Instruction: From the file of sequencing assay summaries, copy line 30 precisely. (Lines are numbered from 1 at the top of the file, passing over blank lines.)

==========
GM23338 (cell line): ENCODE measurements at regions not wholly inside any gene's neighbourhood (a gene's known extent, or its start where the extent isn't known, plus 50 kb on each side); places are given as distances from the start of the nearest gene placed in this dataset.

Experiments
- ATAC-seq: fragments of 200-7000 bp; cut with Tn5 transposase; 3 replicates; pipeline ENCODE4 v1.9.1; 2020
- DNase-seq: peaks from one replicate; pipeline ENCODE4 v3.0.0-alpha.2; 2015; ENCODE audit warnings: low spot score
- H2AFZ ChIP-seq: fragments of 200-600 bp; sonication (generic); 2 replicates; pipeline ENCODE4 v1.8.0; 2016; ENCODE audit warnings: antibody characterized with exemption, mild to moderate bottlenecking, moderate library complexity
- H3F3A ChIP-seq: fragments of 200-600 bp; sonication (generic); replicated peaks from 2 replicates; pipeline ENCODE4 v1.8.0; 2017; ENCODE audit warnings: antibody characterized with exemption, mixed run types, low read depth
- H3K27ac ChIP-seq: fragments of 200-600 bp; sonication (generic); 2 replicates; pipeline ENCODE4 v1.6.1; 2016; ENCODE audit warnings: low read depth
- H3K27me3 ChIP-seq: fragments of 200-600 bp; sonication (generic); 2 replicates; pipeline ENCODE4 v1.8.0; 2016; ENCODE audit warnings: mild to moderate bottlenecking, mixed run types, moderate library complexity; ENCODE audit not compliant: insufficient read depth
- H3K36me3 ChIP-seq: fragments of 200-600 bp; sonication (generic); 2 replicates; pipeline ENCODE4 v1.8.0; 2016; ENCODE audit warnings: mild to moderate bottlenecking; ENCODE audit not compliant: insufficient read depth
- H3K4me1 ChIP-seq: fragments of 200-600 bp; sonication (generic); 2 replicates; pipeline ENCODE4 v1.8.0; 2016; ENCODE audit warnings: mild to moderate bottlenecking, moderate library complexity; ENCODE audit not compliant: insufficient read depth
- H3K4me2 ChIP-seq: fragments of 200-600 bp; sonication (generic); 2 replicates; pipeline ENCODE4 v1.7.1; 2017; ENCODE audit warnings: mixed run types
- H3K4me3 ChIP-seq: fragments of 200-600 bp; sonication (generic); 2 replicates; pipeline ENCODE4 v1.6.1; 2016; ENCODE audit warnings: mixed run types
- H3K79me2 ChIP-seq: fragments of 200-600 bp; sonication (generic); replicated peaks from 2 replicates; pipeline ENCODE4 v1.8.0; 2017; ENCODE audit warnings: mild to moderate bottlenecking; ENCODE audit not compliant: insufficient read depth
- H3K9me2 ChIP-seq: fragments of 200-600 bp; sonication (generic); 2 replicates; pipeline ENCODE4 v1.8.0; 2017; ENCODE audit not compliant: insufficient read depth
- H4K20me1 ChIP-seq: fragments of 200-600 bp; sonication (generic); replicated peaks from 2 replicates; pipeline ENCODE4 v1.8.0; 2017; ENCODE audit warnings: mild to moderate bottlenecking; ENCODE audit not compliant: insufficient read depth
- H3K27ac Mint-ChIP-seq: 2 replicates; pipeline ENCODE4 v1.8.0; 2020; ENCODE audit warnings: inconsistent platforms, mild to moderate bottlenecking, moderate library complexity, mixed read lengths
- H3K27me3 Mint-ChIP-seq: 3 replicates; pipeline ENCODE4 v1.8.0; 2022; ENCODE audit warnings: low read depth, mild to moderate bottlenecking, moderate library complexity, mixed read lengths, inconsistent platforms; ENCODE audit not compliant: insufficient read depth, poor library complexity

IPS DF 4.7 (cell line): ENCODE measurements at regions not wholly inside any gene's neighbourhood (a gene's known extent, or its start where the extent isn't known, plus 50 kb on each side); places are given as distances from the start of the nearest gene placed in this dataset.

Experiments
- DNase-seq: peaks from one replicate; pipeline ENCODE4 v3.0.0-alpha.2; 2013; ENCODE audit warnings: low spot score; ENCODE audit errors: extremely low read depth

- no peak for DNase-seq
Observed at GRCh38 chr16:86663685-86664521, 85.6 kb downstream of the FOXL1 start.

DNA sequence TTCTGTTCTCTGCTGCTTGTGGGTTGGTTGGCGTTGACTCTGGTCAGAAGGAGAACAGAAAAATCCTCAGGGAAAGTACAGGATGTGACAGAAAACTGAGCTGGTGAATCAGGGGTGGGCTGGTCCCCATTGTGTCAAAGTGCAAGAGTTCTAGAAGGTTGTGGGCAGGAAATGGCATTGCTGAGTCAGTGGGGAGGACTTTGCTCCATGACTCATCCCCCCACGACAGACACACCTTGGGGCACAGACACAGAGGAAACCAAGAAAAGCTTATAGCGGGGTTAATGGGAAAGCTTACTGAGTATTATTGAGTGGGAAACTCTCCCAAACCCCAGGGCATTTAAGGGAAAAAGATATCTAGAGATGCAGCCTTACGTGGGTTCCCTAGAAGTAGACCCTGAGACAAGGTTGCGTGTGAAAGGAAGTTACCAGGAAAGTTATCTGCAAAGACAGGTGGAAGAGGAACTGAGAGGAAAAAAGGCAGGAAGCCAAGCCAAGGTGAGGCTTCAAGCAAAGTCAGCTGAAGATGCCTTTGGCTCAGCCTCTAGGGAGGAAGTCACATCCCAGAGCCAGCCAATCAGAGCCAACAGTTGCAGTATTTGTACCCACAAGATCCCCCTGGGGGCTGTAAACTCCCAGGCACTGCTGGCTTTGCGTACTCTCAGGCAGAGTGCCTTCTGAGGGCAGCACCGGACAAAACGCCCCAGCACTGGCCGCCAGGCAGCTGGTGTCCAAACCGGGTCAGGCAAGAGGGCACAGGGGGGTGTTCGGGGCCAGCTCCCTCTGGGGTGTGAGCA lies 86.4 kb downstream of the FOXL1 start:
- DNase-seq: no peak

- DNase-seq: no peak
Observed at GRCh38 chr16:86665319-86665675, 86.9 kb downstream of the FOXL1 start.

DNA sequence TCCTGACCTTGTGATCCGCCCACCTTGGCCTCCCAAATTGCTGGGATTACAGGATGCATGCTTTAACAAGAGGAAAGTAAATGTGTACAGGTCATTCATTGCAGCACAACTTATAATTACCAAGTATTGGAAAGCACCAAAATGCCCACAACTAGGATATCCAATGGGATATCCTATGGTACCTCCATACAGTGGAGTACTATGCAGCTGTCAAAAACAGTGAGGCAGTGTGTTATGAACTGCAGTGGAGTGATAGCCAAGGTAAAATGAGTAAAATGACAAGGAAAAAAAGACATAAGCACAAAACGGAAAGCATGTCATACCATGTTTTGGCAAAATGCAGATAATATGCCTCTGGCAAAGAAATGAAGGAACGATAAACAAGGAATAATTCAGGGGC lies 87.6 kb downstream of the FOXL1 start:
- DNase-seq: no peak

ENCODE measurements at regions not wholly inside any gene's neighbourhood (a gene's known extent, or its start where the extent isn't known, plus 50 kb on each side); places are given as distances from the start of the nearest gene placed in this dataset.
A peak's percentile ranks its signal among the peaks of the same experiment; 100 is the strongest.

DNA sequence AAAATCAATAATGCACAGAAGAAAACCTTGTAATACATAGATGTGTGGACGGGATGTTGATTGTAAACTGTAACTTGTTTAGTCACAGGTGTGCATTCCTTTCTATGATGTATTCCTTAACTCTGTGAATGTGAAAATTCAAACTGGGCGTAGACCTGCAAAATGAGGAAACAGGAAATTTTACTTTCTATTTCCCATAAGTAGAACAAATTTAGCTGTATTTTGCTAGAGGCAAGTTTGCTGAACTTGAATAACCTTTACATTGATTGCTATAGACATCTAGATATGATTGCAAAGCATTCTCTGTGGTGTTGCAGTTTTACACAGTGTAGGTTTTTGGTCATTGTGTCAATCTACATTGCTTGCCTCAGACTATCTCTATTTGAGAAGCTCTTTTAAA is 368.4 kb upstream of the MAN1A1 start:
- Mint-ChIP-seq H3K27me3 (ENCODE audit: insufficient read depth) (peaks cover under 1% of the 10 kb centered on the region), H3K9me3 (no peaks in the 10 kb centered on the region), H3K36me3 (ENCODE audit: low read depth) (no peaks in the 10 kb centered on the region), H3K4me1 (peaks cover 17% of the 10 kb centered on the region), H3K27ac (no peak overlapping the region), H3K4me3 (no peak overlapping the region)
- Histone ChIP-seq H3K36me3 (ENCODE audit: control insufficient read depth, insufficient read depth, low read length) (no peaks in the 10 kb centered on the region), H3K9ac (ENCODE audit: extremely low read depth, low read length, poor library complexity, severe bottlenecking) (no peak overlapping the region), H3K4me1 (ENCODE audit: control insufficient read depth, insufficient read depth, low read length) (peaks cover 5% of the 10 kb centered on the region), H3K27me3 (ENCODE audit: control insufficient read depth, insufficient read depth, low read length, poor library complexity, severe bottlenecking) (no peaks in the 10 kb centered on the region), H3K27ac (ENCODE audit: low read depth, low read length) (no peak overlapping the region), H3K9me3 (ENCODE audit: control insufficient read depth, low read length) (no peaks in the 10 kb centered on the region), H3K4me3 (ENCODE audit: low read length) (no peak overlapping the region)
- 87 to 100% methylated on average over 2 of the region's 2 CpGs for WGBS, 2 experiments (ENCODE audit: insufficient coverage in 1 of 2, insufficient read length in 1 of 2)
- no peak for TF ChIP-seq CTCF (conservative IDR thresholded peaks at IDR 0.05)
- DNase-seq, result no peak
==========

A peak's percentile ranks its signal among the peaks of the same experiment; 100 is the strongest.